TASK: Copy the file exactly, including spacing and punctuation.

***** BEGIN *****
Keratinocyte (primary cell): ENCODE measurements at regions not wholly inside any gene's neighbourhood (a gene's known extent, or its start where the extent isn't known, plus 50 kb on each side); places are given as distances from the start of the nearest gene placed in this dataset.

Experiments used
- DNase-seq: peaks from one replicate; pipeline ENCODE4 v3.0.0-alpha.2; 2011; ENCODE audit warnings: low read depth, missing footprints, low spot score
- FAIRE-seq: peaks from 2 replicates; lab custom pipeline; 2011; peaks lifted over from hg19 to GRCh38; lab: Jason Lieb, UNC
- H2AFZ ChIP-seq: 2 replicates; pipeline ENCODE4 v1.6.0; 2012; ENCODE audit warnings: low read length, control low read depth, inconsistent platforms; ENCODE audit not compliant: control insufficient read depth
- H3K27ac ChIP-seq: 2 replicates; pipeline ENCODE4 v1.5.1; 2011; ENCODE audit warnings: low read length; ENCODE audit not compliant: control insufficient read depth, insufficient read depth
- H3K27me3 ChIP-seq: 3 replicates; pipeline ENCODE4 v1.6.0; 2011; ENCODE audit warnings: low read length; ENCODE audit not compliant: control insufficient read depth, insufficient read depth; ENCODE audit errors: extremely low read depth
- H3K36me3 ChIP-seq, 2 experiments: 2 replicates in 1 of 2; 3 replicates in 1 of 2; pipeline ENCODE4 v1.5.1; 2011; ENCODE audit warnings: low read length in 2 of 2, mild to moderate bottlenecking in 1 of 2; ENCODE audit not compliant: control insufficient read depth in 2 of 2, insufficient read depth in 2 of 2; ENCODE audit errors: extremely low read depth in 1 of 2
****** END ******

Keratinocyte (primary cell): ENCODE measurements at regions not wholly inside any gene's neighbourhood (a gene's known extent, or its start where the extent isn't known, plus 50 kb on each side); places are given as distances from the start of the nearest gene placed in this dataset.

Experiments used
- DNase-seq: peaks from one replicate; pipeline ENCODE4 v3.0.0-alpha.2; 2011; ENCODE audit warnings: low read depth, missing footprints, low spot score
- FAIRE-seq: peaks from 2 replicates; lab custom pipeline; 2011; peaks lifted over from hg19 to GRCh38; lab: Jason Lieb, UNC
- H2AFZ ChIP-seq: 2 replicates; pipeline ENCODE4 v1.6.0; 2012; ENCODE audit warnings: low read length, control low read depth, inconsistent platforms; ENCODE audit not compliant: control insufficient read depth
- H3K27ac ChIP-seq: 2 replicates; pipeline ENCODE4 v1.5.1; 2011; ENCODE audit warnings: low read length; ENCODE audit not compliant: control insufficient read depth, insufficient read depth
- H3K27me3 ChIP-seq: 3 replicates; pipeline ENCODE4 v1.6.0; 2011; ENCODE audit warnings: low read length; ENCODE audit not compliant: control insufficient read depth, insufficient read depth; ENCODE audit errors: extremely low read depth
- H3K36me3 ChIP-seq, 2 experiments: 2 replicates in 1 of 2; 3 replicates in 1 of 2; pipeline ENCODE4 v1.5.1; 2011; ENCODE audit warnings: low read length in 2 of 2, mild to moderate bottlenecking in 1 of 2; ENCODE audit not compliant: control insufficient read depth in 2 of 2, insufficient read depth in 2 of 2; ENCODE audit errors: extremely low read depth in 1 of 2